Clogged nozzles usually manifest themselves in the form of thin, string-like layers on a print. In some cases, the printer may fail to extrude any material at all. If you suspect your nozzle is clogged, the diagnosis and repair usually follows a few simple steps.
First, to verify that the nozzle is indeed the issue, (rather than heat creep) locate the gear feed on printhead and disengage it from the filament. Then, while applying heat (either from the heat cartridge of the printer itself or from a heat gun) carefully attempt to push the filament through the nozzle. This should happen with fairly little force. If a lot of force is required, or if the filament doesn’t extrude at all, the nozzle is your number 1 suspect.
To repair a clogged nozzle, try a few easy methods first. Scrubbing the exterior of the nozzle with a brass wire brush can sometimes jar loose blocking material on the outside of the nozzle. It is VERY important that you use brass and not steel for this. Be careful too, because some brushes are ‘brass coated’ but are steel underneath. If the brushing fails to fix the problem, a small needle can be inserted into the nozzle, which can clear debris away from the nozzle orifice. This may only work for a short time, or it may not work at all. In those cases, more thorough methods can be tried.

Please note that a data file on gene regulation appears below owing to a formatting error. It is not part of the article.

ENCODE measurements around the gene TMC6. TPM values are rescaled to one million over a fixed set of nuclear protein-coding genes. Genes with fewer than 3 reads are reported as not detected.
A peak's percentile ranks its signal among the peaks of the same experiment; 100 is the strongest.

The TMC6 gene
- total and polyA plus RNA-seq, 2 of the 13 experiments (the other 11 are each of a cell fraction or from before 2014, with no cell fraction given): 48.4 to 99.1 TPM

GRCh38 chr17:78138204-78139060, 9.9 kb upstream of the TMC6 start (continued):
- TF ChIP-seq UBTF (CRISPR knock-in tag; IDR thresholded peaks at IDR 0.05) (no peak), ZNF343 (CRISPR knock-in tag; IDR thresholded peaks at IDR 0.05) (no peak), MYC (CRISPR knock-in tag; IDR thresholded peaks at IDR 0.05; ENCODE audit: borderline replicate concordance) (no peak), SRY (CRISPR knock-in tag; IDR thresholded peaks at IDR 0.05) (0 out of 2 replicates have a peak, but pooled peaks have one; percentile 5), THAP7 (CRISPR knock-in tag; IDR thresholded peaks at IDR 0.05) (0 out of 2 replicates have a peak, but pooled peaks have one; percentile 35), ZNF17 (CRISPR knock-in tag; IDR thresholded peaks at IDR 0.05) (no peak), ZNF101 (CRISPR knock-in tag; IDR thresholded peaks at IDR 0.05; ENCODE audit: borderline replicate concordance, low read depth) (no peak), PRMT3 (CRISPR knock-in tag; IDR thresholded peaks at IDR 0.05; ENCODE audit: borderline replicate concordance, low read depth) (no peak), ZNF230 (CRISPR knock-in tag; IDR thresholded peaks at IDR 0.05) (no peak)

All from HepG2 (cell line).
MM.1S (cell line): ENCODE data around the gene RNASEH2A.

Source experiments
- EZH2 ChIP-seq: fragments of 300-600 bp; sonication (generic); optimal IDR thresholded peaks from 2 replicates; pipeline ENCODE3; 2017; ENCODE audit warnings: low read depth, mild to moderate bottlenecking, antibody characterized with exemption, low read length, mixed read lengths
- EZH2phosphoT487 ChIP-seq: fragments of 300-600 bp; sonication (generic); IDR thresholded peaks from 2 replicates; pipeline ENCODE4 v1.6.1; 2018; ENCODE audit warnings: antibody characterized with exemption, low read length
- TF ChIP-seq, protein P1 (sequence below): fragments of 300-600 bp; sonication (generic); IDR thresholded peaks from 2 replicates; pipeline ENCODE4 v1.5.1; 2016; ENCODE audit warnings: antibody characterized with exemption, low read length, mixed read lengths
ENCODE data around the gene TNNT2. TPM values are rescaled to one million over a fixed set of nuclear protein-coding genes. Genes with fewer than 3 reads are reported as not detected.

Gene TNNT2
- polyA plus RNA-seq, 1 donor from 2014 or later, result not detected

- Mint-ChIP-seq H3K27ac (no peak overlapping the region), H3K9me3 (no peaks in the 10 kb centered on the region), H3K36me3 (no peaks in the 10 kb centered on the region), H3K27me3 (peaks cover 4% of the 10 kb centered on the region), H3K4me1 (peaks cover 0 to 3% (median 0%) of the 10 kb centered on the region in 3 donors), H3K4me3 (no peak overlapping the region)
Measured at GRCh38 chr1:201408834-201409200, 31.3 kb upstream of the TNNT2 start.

Removing the nozzle might sound like a pain, but they’re usually only screwed in place and can be readily loosened with a wrench. It usually helps to heat the filament prior to removal, but be careful not to burn yourself because the nozzle will be quite hot as well. Once removed, you might find it easiest to simply replace the nozzle, particularly if its the cheap brass kind. Otherwise, once removed, a brass wire can be used to scrape out the inside while the filament is still hot. Alternatively, soaking the nozzle in Acetone will soften or dissolve most filaments.